Friday, 11 March 2011


Right - I've done alcohol, quickly followed by a good dose of sex, so now I am going on to tobacco - this may be the last vice of mine I can comment on (unless I keep up the avarice thread), so make the most of it.

Tobacco has been widely used in Britain since 1593, but I have only been using it since about 1973.

I've always been a bit slow to take up new trends, and it took me quite a while before I discovered the joys of tobacco - about 380 years, to be precise. I caught on to sex and alcohol a few years before that, but not many.

Us smokers have been under constant attack for about 20 years now, and the antis have been getting the upper hand. They stopped all advertising many years ago, and now they intend to not only disallow the display of all tobacco products in shops and supermarkets, but force the manufacturers to package all goods in plain, brown paper. This would suit me fine, as I hate most tobacco packaging that is not based on traditional wood-cuts.

If it were not for the fact that prohibition has been proven not to work, and that governments derive vast revenue from the sale of tobacco, they would have banned it. I really would not mind if the millions or billions of revenue were to be handed straight over to the Health Service, but - of course - it isn't. The shortfall in the N.H.S. funding could be pretty much sorted out in one swoop if the government did not already include the projected revenue from tax on tobacco in their financial forecasts. They have other plans for it. I pay about £6 for 25 grams of rolling tobacco, and about £5 of that is tax, so you can imagine the income which is to be made from the 25% or so of the Brits that smoke.

Ironically, it was the countries which you would least expect to pass legislation against smoking, who took it up first - Ireland and Italy, for instance. I was in Italy the summer they first banned smoking in bars and restaurants, and the Italians could not believe what was going on, as almost all of them smoke, it seems. Conversely, the country that you would think to be the most enthusiastic to adopt a ban - Germany - allows a designated smoking area in all bars and restaurants over a certain size, and - satisfyingly - these are usually the best areas in the house. You would think that smokers would be punished by being placed in small booths, as they did when they allowed smoking in airports before the total ban. Most of the French get around the ban by simply ignoring it, probably because they have a long history of disrespect for the Belgians and Belgium in general, from whence these laws emanate.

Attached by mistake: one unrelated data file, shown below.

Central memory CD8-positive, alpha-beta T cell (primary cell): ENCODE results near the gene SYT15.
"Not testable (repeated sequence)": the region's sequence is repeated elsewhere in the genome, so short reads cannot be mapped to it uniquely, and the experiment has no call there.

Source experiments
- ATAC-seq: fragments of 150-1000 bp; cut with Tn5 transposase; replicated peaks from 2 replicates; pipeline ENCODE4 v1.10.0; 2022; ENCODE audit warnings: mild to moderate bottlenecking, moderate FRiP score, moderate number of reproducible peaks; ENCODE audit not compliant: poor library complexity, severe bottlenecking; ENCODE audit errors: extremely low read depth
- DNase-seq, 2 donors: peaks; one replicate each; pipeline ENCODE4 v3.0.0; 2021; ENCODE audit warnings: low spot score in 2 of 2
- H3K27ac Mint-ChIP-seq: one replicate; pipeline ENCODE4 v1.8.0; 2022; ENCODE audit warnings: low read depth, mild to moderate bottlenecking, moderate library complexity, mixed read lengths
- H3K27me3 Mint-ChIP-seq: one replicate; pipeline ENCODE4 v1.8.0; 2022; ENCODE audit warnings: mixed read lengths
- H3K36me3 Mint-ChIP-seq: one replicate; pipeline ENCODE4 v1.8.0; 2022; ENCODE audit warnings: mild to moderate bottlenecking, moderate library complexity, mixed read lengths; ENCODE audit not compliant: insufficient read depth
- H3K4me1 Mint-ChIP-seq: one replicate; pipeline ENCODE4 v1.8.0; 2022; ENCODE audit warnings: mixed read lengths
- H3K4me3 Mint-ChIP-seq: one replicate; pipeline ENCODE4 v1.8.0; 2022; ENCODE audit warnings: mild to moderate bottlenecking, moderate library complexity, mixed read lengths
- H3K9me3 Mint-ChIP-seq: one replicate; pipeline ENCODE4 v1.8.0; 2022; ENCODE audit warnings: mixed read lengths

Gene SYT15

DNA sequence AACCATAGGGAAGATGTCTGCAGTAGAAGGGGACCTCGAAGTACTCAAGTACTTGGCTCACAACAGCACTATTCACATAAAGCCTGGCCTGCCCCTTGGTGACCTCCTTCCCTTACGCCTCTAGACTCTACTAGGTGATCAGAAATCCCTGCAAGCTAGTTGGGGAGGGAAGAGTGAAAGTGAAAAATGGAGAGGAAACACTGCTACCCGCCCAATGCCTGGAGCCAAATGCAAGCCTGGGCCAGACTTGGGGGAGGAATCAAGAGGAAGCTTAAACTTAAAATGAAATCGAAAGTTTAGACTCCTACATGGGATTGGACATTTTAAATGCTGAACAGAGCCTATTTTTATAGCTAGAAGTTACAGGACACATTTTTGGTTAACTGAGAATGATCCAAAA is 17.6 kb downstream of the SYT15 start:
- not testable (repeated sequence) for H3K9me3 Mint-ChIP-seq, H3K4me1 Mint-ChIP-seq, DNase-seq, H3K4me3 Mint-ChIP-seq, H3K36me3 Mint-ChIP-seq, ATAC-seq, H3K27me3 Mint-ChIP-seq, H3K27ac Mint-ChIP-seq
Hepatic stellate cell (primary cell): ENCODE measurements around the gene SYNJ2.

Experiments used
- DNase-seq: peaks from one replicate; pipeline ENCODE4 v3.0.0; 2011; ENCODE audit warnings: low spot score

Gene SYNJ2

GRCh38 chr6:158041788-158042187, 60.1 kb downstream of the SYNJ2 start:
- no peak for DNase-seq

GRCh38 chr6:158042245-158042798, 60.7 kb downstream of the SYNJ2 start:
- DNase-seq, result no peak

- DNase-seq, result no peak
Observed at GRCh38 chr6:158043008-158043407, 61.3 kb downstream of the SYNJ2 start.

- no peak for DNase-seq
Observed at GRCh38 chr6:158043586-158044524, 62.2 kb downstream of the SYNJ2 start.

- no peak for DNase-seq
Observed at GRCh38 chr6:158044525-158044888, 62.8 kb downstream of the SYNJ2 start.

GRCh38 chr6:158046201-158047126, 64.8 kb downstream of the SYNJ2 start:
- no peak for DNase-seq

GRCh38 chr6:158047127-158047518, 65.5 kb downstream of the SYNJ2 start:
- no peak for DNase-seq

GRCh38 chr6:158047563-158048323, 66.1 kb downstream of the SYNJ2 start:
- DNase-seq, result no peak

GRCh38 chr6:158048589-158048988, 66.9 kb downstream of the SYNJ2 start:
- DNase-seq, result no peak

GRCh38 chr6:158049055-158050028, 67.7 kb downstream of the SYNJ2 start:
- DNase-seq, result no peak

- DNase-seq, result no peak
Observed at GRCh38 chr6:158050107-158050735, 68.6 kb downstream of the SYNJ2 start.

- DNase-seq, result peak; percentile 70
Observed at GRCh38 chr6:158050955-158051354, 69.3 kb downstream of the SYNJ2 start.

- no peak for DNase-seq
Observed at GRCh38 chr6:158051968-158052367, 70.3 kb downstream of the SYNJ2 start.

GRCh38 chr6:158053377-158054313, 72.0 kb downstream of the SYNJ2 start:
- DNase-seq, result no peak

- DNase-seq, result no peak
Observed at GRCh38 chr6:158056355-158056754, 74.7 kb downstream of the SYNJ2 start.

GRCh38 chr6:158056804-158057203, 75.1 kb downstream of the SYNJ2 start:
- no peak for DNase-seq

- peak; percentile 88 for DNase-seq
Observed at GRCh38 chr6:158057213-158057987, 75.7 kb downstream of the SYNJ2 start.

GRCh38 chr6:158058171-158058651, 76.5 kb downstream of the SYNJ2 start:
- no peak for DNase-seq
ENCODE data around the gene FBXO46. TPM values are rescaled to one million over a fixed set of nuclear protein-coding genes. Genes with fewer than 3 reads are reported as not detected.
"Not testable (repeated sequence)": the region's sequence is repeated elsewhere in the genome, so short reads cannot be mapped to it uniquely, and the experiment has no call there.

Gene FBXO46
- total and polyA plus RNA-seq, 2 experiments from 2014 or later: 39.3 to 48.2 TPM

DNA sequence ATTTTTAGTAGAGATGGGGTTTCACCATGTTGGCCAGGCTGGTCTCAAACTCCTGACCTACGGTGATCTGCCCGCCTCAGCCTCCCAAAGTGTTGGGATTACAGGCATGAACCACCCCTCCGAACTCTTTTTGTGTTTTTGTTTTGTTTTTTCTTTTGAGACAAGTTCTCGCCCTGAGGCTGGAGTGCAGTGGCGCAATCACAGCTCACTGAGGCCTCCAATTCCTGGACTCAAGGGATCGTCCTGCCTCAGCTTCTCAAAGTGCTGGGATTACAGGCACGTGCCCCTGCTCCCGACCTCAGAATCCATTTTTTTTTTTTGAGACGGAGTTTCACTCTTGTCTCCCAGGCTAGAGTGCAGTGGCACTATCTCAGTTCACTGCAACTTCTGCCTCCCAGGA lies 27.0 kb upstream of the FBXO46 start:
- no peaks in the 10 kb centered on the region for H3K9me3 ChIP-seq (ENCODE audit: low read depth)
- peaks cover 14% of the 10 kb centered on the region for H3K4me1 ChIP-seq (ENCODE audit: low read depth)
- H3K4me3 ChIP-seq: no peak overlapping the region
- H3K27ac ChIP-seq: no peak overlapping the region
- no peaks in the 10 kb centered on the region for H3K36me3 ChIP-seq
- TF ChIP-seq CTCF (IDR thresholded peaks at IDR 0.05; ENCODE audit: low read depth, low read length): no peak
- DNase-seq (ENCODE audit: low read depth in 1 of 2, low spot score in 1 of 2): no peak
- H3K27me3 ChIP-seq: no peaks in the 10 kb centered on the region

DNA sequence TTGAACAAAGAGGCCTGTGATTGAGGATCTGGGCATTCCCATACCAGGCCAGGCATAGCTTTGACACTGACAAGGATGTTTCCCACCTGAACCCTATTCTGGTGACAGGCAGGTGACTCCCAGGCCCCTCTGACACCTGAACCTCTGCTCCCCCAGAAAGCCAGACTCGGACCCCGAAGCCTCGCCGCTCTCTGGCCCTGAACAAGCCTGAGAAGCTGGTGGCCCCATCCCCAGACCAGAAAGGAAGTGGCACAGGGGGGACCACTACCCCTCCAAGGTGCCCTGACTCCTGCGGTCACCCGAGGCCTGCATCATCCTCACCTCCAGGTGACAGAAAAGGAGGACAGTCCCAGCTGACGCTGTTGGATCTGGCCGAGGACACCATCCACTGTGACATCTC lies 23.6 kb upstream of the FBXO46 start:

The Victorians had a perfect solution to placate those who did not like smoke in public houses - they were called 'Smoking Rooms', and you can still see the beautifully cut glass windows on the doors that lead to them in many old pubs in London and the North.

I probably would have stopped smoking voluntarily years ago, had I not been forced into conflict with the European Union - an organisation which I never agreed to sign up to, and which seems to spend it's entire time producing dictats when not deciding the best way to carve up the hard earned incomes of impoverished countries in order to put two (or one) fingers up to the U.S.A.

Ironically, it was the U.S.A. (or the colonial Americas) where the filthy weed came from in the first place, and it is the US.A. from where the perplexing trend to turn smokers into anti-social criminals comes from today. I wish they would make their bloody minds up, having got the rest of the world addicted by the 19th century.

The Native Indians of America did not smoke the sort of mild tobacco in their peace-pipes that we import today - they smoked a variety that was so strong that it can be hallucinogenic, which is why the pipes that were passed from person to person were so small. You can buy the seeds of this plant on the net today, but not the actual weed. Even the original Settlers found this type too strong for daily use, so developed a plant which could be used as a mild stimulant and be smoked whilst still standing up.